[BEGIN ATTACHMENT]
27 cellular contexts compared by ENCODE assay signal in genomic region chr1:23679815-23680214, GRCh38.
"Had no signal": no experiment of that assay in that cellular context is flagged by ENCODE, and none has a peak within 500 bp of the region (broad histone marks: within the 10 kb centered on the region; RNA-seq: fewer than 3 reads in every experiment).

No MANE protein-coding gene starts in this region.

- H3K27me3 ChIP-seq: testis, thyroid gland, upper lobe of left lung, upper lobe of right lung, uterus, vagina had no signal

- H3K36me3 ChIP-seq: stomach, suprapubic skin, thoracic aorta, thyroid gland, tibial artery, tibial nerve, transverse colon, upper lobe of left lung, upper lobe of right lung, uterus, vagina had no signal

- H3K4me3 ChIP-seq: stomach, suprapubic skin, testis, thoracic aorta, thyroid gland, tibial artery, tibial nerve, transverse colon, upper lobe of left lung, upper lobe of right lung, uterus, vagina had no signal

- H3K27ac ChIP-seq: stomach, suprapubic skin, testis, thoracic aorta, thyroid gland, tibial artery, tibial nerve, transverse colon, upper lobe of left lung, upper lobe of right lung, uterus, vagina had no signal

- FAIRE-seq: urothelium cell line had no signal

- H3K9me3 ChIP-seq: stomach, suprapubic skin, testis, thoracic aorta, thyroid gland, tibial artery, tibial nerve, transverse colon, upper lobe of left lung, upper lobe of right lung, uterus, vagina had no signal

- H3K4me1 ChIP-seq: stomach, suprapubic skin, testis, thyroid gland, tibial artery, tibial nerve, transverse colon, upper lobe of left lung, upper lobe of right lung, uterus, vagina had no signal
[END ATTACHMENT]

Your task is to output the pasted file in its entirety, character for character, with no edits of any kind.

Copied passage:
27 cellular contexts compared by ENCODE assay signal in genomic region chr1:23679815-23680214, GRCh38.
"Had no signal": no experiment of that assay in that cellular context is flagged by ENCODE, and none has a peak within 500 bp of the region (broad histone marks: within the 10 kb centered on the region; RNA-seq: fewer than 3 reads in every experiment).

No MANE protein-coding gene starts in this region.

- H3K27me3 ChIP-seq: testis, thyroid gland, upper lobe of left lung, upper lobe of right lung, uterus, vagina had no signal

- H3K36me3 ChIP-seq: stomach, suprapubic skin, thoracic aorta, thyroid gland, tibial artery, tibial nerve, transverse colon, upper lobe of left lung, upper lobe of right lung, uterus, vagina had no signal

- H3K4me3 ChIP-seq: stomach, suprapubic skin, testis, thoracic aorta, thyroid gland, tibial artery, tibial nerve, transverse colon, upper lobe of left lung, upper lobe of right lung, uterus, vagina had no signal

- H3K27ac ChIP-seq: stomach, suprapubic skin, testis, thoracic aorta, thyroid gland, tibial artery, tibial nerve, transverse colon, upper lobe of left lung, upper lobe of right lung, uterus, vagina had no signal

- FAIRE-seq: urothelium cell line had no signal

- H3K9me3 ChIP-seq: stomach, suprapubic skin, testis, thoracic aorta, thyroid gland, tibial artery, tibial nerve, transverse colon, upper lobe of left lung, upper lobe of right lung, uterus, vagina had no signal

- H3K4me1 ChIP-seq: stomach, suprapubic skin, testis, thyroid gland, tibial artery, tibial nerve, transverse colon, upper lobe of left lung, upper lobe of right lung, uterus, vagina had no signal